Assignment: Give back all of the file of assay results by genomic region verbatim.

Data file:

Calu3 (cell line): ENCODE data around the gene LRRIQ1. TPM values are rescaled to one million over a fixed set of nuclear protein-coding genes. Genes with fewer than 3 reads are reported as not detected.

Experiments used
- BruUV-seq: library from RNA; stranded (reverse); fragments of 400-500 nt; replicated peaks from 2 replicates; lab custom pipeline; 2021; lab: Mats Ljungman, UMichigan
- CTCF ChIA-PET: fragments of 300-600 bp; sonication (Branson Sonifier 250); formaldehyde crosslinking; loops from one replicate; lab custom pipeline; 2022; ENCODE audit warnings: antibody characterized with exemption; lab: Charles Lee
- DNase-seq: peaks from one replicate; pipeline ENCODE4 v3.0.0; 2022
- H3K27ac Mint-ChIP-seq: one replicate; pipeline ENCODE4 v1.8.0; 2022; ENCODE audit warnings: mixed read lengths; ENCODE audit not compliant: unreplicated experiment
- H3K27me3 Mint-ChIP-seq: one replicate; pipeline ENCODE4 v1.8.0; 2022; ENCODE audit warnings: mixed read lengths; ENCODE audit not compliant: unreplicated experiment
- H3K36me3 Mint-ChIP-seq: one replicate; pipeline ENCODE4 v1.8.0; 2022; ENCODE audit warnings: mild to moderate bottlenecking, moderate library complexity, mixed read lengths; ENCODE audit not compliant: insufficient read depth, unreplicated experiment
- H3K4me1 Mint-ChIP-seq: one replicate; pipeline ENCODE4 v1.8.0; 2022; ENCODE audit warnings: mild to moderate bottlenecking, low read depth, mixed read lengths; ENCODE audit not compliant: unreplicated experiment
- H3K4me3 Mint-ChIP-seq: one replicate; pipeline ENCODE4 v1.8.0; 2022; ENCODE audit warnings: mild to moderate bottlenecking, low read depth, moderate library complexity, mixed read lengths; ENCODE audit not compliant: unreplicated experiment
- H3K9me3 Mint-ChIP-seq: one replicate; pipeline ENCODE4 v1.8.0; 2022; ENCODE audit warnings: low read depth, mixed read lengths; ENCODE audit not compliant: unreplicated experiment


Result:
Calu3 (cell line): ENCODE data around the gene LRRIQ1. TPM values are rescaled to one million over a fixed set of nuclear protein-coding genes. Genes with fewer than 3 reads are reported as not detected.

Experiments used
- BruUV-seq: library from RNA; stranded (reverse); fragments of 400-500 nt; replicated peaks from 2 replicates; lab custom pipeline; 2021; lab: Mats Ljungman, UMichigan
- CTCF ChIA-PET: fragments of 300-600 bp; sonication (Branson Sonifier 250); formaldehyde crosslinking; loops from one replicate; lab custom pipeline; 2022; ENCODE audit warnings: antibody characterized with exemption; lab: Charles Lee
- DNase-seq: peaks from one replicate; pipeline ENCODE4 v3.0.0; 2022
- H3K27ac Mint-ChIP-seq: one replicate; pipeline ENCODE4 v1.8.0; 2022; ENCODE audit warnings: mixed read lengths; ENCODE audit not compliant: unreplicated experiment
- H3K27me3 Mint-ChIP-seq: one replicate; pipeline ENCODE4 v1.8.0; 2022; ENCODE audit warnings: mixed read lengths; ENCODE audit not compliant: unreplicated experiment
- H3K36me3 Mint-ChIP-seq: one replicate; pipeline ENCODE4 v1.8.0; 2022; ENCODE audit warnings: mild to moderate bottlenecking, moderate library complexity, mixed read lengths; ENCODE audit not compliant: insufficient read depth, unreplicated experiment
- H3K4me1 Mint-ChIP-seq: one replicate; pipeline ENCODE4 v1.8.0; 2022; ENCODE audit warnings: mild to moderate bottlenecking, low read depth, mixed read lengths; ENCODE audit not compliant: unreplicated experiment
- H3K4me3 Mint-ChIP-seq: one replicate; pipeline ENCODE4 v1.8.0; 2022; ENCODE audit warnings: mild to moderate bottlenecking, low read depth, moderate library complexity, mixed read lengths; ENCODE audit not compliant: unreplicated experiment
- H3K9me3 Mint-ChIP-seq: one replicate; pipeline ENCODE4 v1.8.0; 2022; ENCODE audit warnings: low read depth, mixed read lengths; ENCODE audit not compliant: unreplicated experiment